Music & movement

Any ceremony or festivity held by the ethnic H’Mong people is accompanied by their very own instrument and dance, both called khen.

By Le Diem on October 18,2017 02:35 PM

Music & movement

Photos: Tam Long, Cao Ky & APT

Among the ethnic H’Mong people, women must know sewing and weaving and men must know how to play the khen, a type of pan-pipe. H’Mong boys are taught to play and dance by their fathers from when they’re little, to gain the respect of others in their community. It has become a unique instrument that plays an important role in the lives of the H’Mong people.

More than an instrument

The H’Mong number more than 1 million people in Vietnam, living primarily in mountainous areas of the north such as Ha Giang, Dien Bien, Son La, Lao Cai, Bac Kan, Yen Bai, and Tuyen Quang provinces and in the central highlands, including Gia Lai, Kon Tum, and Dak Lak provinces. Wherever they reside, the khen resounds, recounting their culture and history of thousands of years.

Music & movement

There are different legend explaining the origins of the khen but all contain the idea that it started out from a family with six children, hence the instrument’s six pipes, according to Nong Van Tu, a resident of Nhan Mon commune in Bac Kan province. The most popular story has it that the parents were sick and then died, and their six kids created the pan-pipes to play together as a way to send their love to the next world. The new instrument created melodies of different levels, sometimes whispering like the sound of the wind and at other times sounding sweet and gentle like a murmuring stream or fierce like a storm, and it soon touched the heart of many.

The khen was therefore only used at funerals initially, to express the gratitude of children to their parents and their respect to the deceased. The khen is a key feature of funerals, as the H’Mong people believe that without its sound, the spirit of the deceased can’t find its way to the ancestors.

It also makes funerals of the H’Mong people quite distinctive, as it possesses a festive ambience, not mournful, and accompanies dancing. As dancing is always associated with the playing of the khen, not only the performers but also all those in attendance join in the dance to say goodbye to the deceased.

The attraction of the khen saw its use spread to merrier events like weddings, festivals and performance competitions. At the recent Independence Day Festival, one of H’Mong people’s two largest festivals of the year, the khen performance was one of the highlights and left an indelible impression on many tourists.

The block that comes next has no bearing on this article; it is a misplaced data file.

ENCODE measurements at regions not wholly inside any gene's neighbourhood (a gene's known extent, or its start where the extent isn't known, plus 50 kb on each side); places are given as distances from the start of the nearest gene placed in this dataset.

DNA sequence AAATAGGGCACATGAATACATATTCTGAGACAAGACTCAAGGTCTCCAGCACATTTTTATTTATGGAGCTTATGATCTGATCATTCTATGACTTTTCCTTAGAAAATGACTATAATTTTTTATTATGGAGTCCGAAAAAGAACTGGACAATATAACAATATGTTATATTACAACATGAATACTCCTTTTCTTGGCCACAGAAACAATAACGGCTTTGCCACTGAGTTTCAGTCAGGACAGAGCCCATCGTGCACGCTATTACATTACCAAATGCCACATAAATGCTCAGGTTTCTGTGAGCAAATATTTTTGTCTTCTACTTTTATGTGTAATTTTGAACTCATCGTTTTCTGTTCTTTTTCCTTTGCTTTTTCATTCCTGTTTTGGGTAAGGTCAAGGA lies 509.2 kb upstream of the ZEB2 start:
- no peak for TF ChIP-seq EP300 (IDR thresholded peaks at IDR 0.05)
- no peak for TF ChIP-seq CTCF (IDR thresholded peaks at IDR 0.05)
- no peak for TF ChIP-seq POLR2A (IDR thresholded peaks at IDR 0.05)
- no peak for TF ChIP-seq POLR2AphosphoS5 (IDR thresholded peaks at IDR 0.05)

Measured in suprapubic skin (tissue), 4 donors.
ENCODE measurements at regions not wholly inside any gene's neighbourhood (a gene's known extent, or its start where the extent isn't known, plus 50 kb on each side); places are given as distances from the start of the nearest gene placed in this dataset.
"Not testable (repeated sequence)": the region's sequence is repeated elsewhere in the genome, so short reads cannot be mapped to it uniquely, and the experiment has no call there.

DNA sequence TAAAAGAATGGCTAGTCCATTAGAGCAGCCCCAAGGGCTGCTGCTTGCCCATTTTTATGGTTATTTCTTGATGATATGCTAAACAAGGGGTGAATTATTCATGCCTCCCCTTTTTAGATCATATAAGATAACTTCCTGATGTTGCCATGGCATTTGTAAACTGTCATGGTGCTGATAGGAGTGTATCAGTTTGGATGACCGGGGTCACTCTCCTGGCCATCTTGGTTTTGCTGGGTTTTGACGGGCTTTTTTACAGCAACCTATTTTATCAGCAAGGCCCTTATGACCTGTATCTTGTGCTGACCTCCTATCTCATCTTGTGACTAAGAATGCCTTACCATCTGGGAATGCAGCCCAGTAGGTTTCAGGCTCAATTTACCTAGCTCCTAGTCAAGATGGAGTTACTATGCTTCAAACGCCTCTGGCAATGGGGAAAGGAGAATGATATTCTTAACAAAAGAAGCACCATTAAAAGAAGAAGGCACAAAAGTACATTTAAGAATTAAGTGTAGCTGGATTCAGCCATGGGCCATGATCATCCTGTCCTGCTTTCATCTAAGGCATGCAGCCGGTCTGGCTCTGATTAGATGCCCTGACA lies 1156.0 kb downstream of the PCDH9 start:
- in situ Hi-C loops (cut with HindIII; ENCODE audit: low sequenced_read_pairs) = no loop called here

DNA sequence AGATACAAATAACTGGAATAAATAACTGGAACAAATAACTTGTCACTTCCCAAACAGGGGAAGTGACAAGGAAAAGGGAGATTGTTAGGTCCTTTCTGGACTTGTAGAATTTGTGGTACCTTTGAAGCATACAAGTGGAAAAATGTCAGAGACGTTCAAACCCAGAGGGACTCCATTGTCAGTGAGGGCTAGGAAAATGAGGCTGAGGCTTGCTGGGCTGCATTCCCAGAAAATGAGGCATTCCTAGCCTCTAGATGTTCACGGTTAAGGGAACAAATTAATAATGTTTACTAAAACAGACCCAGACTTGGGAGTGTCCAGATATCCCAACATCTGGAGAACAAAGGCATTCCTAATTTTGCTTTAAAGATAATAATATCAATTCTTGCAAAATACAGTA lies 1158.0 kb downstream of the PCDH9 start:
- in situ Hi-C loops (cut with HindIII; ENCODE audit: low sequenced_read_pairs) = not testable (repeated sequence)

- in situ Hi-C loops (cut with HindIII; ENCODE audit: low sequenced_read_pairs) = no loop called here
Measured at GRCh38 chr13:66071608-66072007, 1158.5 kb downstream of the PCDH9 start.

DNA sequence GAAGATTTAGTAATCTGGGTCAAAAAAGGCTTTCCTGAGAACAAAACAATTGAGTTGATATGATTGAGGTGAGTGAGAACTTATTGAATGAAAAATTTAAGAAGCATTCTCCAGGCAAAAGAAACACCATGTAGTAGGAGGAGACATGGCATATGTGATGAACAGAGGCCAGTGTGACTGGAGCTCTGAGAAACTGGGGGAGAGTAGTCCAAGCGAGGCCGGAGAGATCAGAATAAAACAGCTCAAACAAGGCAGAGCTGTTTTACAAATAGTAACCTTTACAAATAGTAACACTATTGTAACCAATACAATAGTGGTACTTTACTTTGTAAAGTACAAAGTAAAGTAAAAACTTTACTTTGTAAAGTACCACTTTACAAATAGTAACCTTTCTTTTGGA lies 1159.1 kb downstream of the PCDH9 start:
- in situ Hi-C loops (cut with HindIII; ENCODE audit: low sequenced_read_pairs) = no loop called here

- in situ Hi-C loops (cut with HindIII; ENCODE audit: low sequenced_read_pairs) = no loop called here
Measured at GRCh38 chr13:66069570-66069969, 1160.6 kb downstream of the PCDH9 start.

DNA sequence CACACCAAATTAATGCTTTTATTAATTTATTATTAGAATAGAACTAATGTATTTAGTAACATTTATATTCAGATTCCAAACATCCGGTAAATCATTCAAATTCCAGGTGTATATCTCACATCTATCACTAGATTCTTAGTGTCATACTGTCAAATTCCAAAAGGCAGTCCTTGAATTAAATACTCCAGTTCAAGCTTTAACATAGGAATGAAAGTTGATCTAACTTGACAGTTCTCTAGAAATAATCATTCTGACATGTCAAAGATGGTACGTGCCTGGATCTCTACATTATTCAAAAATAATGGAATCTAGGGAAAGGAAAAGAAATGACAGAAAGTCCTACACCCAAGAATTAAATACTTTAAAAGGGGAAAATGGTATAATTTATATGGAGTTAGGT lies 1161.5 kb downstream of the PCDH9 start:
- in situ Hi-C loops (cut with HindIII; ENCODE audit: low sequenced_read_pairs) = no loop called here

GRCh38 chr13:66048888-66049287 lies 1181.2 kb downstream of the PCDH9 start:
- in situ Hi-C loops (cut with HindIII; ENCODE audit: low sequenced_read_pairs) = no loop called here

Unique performance

The khen is also played spontaneously, expressing the happiness or sorrow of H’Mong men. Every man carries a khen with them from the age of 13. To play well, young boys need to practice hard. The khen requires a special skill to play, and combines a regular pan-pipe with a flute. There is one hole in each of the six pipes, creating a different sound based on the skill and creativity of the player. A good player can control his breath in a ‘selected’ pipe while his fingers open or cover holes at the same time to produce the sound.

Music & movement

But this is just the half of the art; the other half is the dance. No H’Mong person plays the khen while standing still, according to Tu. They always move in time with the melody, bending their bodies. Another unique feature of the khen is that it is not performed solo. At least a couples of players perform together. The moves for the dance are varied, including jumping, moving in a circle, sitting, lying down, and going forwards and backwards. The more skilled the performers, the faster the moves. The dance is also special for its ‘kicks’. In some places, performers dance in a way where their feet kicks others, while in other places, each performer kicks their own feet. Whatever the kick, it’s fun to watch and join in. ‘The biggest difficulty is playing the khen continuously and moving in circles and kicking at the same time,’ according to Tu. ‘It’s easy to be distracted while dancing and neglect playing, or vice-versa. It therefore requires both passion and patience to be a good player. Khen performances show not only the qualities and talent of H’Mong men but also the strong and brave spirit of the people, who live in the mountains and face a lot of challenges from nature.’

A khen performance expresses the local culture and the attachment between family members and festivity. Some places have performances where a H’Mong men may flirt with a woman, but it’s all for show. ‘H’Mong men don’t use the khen to flirt; that’s just what other people think,’ Tu said.

Together with playing and dancing with the khen, some H’Mong also learn how to make it. The materials are easily found nearby and include bamboo and wood, according to Ma Dau Pao, a khen performer and maker in Thanh Van commune, Ha Giang province. There are two types of khen, one a souvenir and the other for playing. The latter requires a lot of time and skill in selecting the appropriate bamboo and making the reed. Despite the appearance of the internet and new genres of music and instruments, the khen business is still healthy because ‘being a H’Mong, you can’t leave the khen,’ according to Pao.

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